I just finished listening to Malcolm Gladwell’s book Outliers: The Story of Success. It’s really the story of extraordinary success that lies outside the bell curve—the kind of success achieved by Microsoft founder, Bill Gates, or the Beatles.

I had been meaning to listen to Outliers for a while now because I really enjoyed Gladwell’s other books, Blink and Tipping Point. Gladwell has a gift for storytelling. He is one of the few non-fiction authors I know who can create a feeling of suspense usually only experienced with fiction. (Jon Krakauer is another example.)

Gladwell’s books are largely about connecting patterns in human behavior (patterns we don’t always see) in an attempt to expand our awareness of our world. He enjoys questioning the basic assumptions we make about ourselves and about others, and challenging us to see things differently. He doesn’t always present enough evidence to prove his hypotheses, but he lets the fieldwork of other psychologists and social scientists lead him closer to answering some of the more bewildering psychosocial questions of our day.

As I listened to Outliers, I found myself both fascinated and slightly offended. He is, after all, openly attacking the American idea of rugged individualism, the idea of a self-made man—the protagonist of the classic rags to riches story. Instead of an innate gift, he argues, extraordinary success is almost always the result of an equally extraordinary opportunity made available to the achiever.

Now, the achiever still must work hard and be prepared to seize upon the opportunity. Chance, as Louis Pasteur observed, does tend to favor the prepared mind. But, as Gladwell argues, extraordinary success can often be traced to a series of remarkable opportunities that resulted from somewhat random circumstances, like date and place of birth, parenting practices, socio-economic status, laws of the land, cultural norms and traditions. The achievers are often unaware that the opportunities afforded to them will lead on to greatness. They seize upon a relatively small opportunity, such as the chance to practice playing music seven days a week for eight or more hours a day (as the Beatles did in Hamburg, Germany) and their hard work (literally thousands and thousands of hours of practice) pays off big.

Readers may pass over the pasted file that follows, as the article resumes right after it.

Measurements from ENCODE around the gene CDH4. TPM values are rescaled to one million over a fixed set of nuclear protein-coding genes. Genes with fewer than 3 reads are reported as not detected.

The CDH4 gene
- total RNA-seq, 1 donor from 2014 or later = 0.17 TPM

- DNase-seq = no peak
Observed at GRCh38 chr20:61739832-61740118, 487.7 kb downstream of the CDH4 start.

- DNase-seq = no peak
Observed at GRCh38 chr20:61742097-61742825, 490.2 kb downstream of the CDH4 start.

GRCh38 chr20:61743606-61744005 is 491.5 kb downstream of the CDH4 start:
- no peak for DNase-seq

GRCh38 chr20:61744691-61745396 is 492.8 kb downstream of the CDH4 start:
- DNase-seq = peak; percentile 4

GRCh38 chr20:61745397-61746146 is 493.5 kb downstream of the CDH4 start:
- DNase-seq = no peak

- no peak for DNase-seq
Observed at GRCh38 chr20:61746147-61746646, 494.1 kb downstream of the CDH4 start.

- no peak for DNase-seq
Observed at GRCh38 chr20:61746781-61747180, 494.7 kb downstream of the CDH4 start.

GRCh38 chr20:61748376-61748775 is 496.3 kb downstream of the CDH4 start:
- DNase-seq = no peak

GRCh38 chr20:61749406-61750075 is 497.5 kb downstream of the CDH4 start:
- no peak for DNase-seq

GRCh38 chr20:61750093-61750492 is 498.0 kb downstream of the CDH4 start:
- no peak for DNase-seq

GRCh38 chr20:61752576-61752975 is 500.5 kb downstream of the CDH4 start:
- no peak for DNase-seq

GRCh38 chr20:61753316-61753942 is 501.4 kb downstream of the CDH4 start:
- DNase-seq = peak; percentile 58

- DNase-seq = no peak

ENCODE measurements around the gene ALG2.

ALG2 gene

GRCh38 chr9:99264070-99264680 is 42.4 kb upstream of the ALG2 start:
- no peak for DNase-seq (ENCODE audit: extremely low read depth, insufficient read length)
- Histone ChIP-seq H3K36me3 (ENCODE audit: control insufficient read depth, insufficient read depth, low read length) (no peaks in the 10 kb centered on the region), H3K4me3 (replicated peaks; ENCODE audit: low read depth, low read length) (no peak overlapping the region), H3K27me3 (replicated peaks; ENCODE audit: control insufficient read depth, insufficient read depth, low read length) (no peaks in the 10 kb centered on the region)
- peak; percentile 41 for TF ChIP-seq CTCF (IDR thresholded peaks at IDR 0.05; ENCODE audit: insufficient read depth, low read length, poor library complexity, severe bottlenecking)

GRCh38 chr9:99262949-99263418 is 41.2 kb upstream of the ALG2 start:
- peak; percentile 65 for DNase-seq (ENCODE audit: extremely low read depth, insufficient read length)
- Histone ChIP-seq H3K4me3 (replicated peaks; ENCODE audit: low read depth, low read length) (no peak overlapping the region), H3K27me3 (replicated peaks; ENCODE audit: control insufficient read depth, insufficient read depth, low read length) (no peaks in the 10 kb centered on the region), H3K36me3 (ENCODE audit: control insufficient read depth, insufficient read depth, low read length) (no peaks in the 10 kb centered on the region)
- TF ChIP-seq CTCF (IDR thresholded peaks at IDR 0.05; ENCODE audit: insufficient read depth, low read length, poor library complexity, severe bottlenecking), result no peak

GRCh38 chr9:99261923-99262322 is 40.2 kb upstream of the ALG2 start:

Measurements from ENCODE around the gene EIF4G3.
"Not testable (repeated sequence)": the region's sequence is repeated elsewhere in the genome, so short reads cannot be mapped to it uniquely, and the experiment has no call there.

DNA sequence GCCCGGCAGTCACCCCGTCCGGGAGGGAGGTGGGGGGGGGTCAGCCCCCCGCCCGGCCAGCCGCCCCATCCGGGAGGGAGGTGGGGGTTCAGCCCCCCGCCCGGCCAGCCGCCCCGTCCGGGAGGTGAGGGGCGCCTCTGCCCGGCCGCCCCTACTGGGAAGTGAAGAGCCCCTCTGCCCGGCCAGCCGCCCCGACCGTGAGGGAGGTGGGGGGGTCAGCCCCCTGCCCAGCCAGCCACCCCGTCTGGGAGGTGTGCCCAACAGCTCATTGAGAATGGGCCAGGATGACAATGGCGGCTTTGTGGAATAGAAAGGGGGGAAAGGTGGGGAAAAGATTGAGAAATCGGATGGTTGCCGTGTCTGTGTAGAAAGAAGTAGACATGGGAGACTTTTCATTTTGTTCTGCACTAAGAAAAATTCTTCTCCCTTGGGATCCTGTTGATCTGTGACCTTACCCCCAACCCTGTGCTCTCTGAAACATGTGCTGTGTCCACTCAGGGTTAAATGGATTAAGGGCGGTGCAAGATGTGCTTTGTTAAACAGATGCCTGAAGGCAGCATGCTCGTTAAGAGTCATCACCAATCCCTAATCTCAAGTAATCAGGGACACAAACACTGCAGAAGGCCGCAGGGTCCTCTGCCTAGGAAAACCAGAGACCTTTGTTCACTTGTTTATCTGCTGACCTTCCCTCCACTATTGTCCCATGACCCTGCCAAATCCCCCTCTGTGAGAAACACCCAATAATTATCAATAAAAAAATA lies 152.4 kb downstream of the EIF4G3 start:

That’s not to say choices, hard work, and innate talent don’t have prominent roles in success—Gladwell admits they do—but he wants us to see that external circumstances also play an important, if not equal, role. In other words, we are just as much products of our environment as we are our nature. As a result, the brightest among us sometimes fail through a lack of opportunity rather than lack of talent. If we can understand how our environments sometimes thwart the most talented (or potentially talented), maybe we can enable more people to reach greater levels of success. We do have more control over our environment than we do our nature.